In Prandini, the Third Circuit rejected a settlement agreement specifying the plaintiff's attorneys' fees. The Court held that class action counsel should not simultaneously negotiate both a settlement and attorneys' fees. Prandini, 557 F.2d at 1021.
The Third Circuit Task Force, however, recognized that the rule established in Prandini "may well tend to discourage settlement . . . [by] making it difficult for the defendant to ascertain precisely what its liability will be, thereby eliminating the very certainty that makes settlement attractive to the defendant." Court Awarded Attorneys' Fees, 108 F.R.D. at 267. Consequently, the Third Circuit Task Force recommended, among other approaches, the following:
The defendant should be permitted to make an offer of settlement that is conditional on a subsequent satisfactory resolution of the question of fees. This type of offer, assuming the fee question is pursued in good faith, usually separates the issues of settlement of the merits and resolution of the fees in a way that should minimize the defendant's reluctance to negotiate. Once again, the theory and objectives of Prandini are preserved and its inhibiting side effects minimized.
The Third Circuit Task Force also suggested that, under certain circumstances, the Court may go so far as to lift the Prandini limitation and to allow the parties to negotiate simultaneously the settlement terms and the attorneys' fees: "The risk of liminal or even subliminal conflicts of interest arising seems to be extremely low when the parties approach the court and request a waiver of Prandini under the trial judge's supervision." Id.
The parties in this case followed the proper procedure. Plaintiffs' counsel and Prudential entered into fee negotiations only after the Settlement Agreement was otherwise negotiated (September 22, 1996) and this Court had authorized a discussion of the fee question (October 11, 1996). Weiss Aff. PP 129, 132, 225; Ashinoff Aff. P 16. Under these circumstances, there is no reason to believe that Prudential's counsel -- having already fixed the other terms of the Settlement Agreement and reserved Prudential's right to back out of the settlement absent satisfactory resolution of the fee issue -- consented to the requested fee for any reason other than their belief in its reasonableness under all of the circumstances of this case.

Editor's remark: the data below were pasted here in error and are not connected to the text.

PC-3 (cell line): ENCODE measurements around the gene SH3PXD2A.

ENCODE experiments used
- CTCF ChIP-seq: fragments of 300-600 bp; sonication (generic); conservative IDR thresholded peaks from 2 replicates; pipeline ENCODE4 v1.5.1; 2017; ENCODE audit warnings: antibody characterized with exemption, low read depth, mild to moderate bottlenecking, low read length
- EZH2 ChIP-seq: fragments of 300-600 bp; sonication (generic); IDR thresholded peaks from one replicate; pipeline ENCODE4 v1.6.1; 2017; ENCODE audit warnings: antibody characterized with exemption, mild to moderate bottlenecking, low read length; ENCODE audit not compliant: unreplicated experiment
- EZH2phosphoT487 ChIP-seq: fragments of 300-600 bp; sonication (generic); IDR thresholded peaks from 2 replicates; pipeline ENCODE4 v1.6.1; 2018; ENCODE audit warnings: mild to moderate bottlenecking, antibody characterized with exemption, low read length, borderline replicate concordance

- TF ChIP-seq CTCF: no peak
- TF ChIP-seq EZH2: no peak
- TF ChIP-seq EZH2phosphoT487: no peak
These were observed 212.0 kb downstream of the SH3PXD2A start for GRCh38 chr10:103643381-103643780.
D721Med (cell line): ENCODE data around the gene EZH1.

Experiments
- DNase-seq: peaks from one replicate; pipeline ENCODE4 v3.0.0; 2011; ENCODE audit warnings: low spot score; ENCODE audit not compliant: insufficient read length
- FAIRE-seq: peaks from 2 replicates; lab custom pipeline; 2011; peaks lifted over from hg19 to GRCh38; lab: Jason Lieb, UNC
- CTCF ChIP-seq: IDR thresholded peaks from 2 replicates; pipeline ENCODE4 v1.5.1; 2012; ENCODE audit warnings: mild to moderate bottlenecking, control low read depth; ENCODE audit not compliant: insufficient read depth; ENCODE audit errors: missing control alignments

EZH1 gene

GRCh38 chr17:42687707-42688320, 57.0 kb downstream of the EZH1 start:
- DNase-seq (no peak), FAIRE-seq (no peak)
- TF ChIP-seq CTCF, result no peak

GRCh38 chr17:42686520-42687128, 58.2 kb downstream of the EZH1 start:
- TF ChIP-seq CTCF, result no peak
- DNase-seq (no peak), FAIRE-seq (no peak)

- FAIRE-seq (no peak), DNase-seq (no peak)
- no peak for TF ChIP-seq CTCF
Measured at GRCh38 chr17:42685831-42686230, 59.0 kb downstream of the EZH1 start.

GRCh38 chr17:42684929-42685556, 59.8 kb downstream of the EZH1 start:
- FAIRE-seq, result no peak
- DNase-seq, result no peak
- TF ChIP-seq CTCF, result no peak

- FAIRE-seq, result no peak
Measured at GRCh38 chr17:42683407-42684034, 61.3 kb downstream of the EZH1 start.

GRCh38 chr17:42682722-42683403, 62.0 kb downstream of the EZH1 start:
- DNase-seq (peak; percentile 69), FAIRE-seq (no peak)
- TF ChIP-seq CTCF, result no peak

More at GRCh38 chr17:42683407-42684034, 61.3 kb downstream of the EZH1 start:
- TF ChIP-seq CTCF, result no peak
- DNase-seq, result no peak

B. Entitlement to Benefits
The amount of the award of attorneys' fees and expenses is controlled by the Court and is within its sound discretion.
See GM Trucks, 55 F.3d at 783, 821 (citing Lindy Bros. Builders, Inc. v. American Radiator & Standard Sanitary Corp., 540 F.2d 102, 115 (3d Cir. 1976)). Determining an appropriate fee is "far from an exact science." In re Unisys Corp. Retiree Med. Benefits ERISA Litig., 886 F. Supp. 445, 467 (E.D. Pa. 1995); see id. at 467-68 n.46 (quoting Matter of Superior Beverage/Glass Container, 133 F.R.D. 119, 128 (N.D. Ill. 1990) ("The best short statement may be that an award should be reasonably arbitrary -- meaning that there is no magic in the precise final numbers but that they must be reasonable, which is to say, the result of considered, articulated and fair judgments.")). Accordingly, the amount of any fee must be determined upon the facts of each particular case.
Id. at 460 & n.28 (quoting Mashburn v. National Healthcare, Inc., 684 F. Supp. 679, 692 (M.D. Ala. 1988)); id. 886 F. Supp. 445 at 463 (quoting Camden I Condominium Ass'n v. Dunkle, 946 F.2d 768, 775 (11th Cir. 1991)); 1A Conte, Attorney Fee Awards 44 (1993) (citing Hensley v. Eckerhart, 461 U.S. 424, 76 L. Ed. 2d 40, 103 S. Ct. 1933 (1983), and Boeing Co. v. Van Gemert, 444 U.S. 472, 62 L. Ed. 2d 676, 100 S. Ct. 745 (1980) ("The controlling standard for determining attorneys' fees is one of reasonableness under the circumstances of the particular case in light of the results or success obtained . . . . [Such determinations] are incapable of mathematical precision because of the intangible factors that must be resolved in the court's discretion.)).
C. Method for Determining the Fee Award